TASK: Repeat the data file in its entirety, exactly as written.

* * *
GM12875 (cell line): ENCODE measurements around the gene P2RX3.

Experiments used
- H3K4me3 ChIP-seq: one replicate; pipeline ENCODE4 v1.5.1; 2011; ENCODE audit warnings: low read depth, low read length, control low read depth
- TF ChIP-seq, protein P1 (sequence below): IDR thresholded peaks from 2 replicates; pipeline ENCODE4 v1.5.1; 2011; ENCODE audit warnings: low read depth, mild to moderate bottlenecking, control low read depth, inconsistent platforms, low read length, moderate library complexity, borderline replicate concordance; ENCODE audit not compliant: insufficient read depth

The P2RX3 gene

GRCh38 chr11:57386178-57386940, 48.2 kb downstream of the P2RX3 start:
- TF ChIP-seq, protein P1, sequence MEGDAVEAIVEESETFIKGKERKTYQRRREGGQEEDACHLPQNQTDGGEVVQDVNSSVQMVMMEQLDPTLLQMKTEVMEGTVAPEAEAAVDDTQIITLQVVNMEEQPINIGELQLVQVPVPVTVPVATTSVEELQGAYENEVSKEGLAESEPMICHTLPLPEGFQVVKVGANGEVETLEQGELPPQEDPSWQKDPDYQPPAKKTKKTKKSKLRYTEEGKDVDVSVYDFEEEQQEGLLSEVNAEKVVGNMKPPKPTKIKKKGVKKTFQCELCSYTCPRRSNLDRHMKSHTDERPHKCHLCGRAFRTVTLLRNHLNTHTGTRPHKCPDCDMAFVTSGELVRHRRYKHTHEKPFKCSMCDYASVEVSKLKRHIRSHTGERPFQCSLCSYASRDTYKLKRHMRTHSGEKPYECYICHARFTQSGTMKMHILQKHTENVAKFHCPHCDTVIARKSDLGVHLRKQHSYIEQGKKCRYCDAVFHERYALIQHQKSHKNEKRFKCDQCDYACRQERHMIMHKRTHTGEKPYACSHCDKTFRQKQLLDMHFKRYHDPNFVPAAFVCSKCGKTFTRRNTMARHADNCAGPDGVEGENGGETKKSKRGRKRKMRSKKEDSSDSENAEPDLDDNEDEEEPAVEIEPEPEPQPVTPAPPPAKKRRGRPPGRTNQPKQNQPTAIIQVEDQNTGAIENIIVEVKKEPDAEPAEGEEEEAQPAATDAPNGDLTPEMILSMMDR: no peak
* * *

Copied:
GM12875 (cell line): ENCODE measurements around the gene P2RX3.

Experiments used
- H3K4me3 ChIP-seq: one replicate; pipeline ENCODE4 v1.5.1; 2011; ENCODE audit warnings: low read depth, low read length, control low read depth
- TF ChIP-seq, protein P1 (sequence below): IDR thresholded peaks from 2 replicates; pipeline ENCODE4 v1.5.1; 2011; ENCODE audit warnings: low read depth, mild to moderate bottlenecking, control low read depth, inconsistent platforms, low read length, moderate library complexity, borderline replicate concordance; ENCODE audit not compliant: insufficient read depth

The P2RX3 gene

GRCh38 chr11:57386178-57386940, 48.2 kb downstream of the P2RX3 start:
- TF ChIP-seq, protein P1, sequence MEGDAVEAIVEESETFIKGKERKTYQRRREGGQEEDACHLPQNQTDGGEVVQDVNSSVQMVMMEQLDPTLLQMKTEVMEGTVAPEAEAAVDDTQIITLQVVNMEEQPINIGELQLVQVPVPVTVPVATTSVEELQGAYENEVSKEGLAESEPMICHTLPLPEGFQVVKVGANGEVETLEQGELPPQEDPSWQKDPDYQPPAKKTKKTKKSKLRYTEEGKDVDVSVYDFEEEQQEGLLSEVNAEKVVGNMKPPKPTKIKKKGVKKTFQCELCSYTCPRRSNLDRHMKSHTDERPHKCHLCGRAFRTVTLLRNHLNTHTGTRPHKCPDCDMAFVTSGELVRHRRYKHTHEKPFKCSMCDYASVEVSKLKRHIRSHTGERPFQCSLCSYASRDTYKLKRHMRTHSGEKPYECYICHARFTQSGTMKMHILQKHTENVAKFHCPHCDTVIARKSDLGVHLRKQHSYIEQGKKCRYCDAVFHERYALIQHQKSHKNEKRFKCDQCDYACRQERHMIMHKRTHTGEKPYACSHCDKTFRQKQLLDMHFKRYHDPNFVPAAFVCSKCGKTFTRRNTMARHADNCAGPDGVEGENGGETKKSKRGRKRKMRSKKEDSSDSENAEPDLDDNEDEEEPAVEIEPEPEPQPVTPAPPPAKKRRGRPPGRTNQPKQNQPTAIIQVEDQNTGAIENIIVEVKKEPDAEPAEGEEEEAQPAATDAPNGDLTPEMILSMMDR: no peak